Networking at speeds of 400G and beyond is a hot topic in the fiber optic industry right now. Various devices developed to achieve high-speed milestones are regularly being rolled out, so it is hardly surprising that a fair amount of confusion exists regarding their different capabilities and uses. This overview is designed to help network professionals begin to cut through the uncertainty.
While there are several components to consider, this article will cover some of the most important connector types. Subsequent articles will take a closer look at cabling, transceivers and strategies for limiting connectivity loss.
Basic Connector Types: ST, SC, LC, FC
As many as 100 different types of fiber optic connectors have appeared on the market over the years, although only a small handful comprise the majority of those in use. A landscape once dominated by straight tip (ST) connectors with their characteristic bayonet mount gave way to the more cost-effective square standard connector (SC), with its push-pull coupling; in turn, SCs have experienced gradual replacement by small form factor lucent connectors (LCs) that take up only half the footprint. Though still found in various applications, STs are typically swapped out during retrofits. Fiber optic connectors (FCs), which utilize steel and screw-type sleeves in place of plastic locking and latching mechanisms, have also seen reduced use in the effort to keep costs low; these remain the connectors of choice, however, for high-vibration and precision measurement environments.
Micro LC Connector
Because of its reduced size, the LC is ideally suited for deployment in densely populated racks and panels. Additionally, the trend toward space-saving devices has produced newer connectors, including the Micro LC. This is a bayonet-style connector that can mate with a standard LC, providing a solution to applications such as behind-the-wall deployment, plug-and-play modules and on-board optics. Stackable adapters also have been developed for the Micro LC, which eliminate the need for finger access to the latch mechanisms and allow for significantly increased mounting density.
Each of the connector types described above supports a single fiber in simplex (unidirectional) form, or two fibers in duplex (bidirectional) configuration. At a size similar to an LC duplex, there are also multi-fiber push on (MPO) connectors designed to support cables with multiple fibers. These find extensive use in high-density patch environments such as data centers, and they have become a standard interface for bandwidth speeds beyond 10G. While other types are available, MPOs typically support eight, 12 or 24 fibers. They must be mated to an opposing male (protruding) or female (receiving) connector, which adds to deployment complexity and cost; however, they are relatively inexpensive when considered within a “per-fiber” context.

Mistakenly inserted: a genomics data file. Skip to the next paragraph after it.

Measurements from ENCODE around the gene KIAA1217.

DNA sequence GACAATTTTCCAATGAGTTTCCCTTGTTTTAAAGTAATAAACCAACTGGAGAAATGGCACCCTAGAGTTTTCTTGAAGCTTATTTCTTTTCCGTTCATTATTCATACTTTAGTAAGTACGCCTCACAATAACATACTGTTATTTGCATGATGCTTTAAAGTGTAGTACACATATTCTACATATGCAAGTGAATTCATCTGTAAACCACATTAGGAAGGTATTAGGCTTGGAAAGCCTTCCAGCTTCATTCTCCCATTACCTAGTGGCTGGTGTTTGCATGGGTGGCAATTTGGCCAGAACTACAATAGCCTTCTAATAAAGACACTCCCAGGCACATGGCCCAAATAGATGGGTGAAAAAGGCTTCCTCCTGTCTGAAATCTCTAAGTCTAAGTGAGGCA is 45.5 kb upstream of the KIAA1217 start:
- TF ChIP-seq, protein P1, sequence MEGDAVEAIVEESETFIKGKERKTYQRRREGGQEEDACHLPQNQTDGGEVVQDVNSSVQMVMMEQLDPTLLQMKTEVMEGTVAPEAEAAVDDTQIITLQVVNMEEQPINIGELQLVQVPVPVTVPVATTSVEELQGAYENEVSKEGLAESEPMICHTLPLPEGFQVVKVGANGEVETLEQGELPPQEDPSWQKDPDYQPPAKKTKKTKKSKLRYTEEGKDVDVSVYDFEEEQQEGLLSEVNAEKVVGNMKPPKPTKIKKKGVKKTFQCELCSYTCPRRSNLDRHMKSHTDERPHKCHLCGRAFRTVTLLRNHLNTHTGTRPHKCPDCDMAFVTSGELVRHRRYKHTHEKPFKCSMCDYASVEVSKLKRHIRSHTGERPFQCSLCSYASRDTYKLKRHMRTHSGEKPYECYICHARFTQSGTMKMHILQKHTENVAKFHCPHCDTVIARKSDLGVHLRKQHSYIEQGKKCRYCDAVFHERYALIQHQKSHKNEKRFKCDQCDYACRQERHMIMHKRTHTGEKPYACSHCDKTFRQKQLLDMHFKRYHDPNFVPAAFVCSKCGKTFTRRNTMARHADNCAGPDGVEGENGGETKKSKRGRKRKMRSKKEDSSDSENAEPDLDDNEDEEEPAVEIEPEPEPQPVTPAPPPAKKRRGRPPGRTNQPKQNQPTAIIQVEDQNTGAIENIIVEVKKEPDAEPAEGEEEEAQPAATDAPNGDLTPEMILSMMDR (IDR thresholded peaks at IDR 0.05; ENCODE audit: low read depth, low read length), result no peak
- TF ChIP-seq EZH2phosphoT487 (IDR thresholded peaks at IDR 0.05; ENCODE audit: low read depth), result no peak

An important caveat to consider is that most multi-fiber connectors are not designed for field-fit applications, so they must instead be lab-terminated; once terminated, moreover, the sequence of the fibers cannot be changed. To compensate, MPOs are often supplied with a fan-out assembly of simplex or duplex connectors at the opposing end. This allows operators to change channels by re-patching, but also means that only one side of the connector gains an advantage from its small form, high-density design.
This limitation of MPOs can be addressed by the newly-developed CS connector, a push-pull device small enough to be mountedin pairs within the footprint of a single transceiver module. For example, consider a data stream moving from a 200G module through an MPO-terminated cable, broken out into two LC duplex connectors to connect to two 100G modules on the other end. This same breakout can be achieved with two CS-terminated cables connected at both ends, with no fan out required.
As the need for faster networking speeds continues to grow, selection of the most appropriate components to build both resilience and flexibility into systems becomes ever more crucial. As always, the experts at Precision Optical can answer questions and provide insight on building lasting network solutions.
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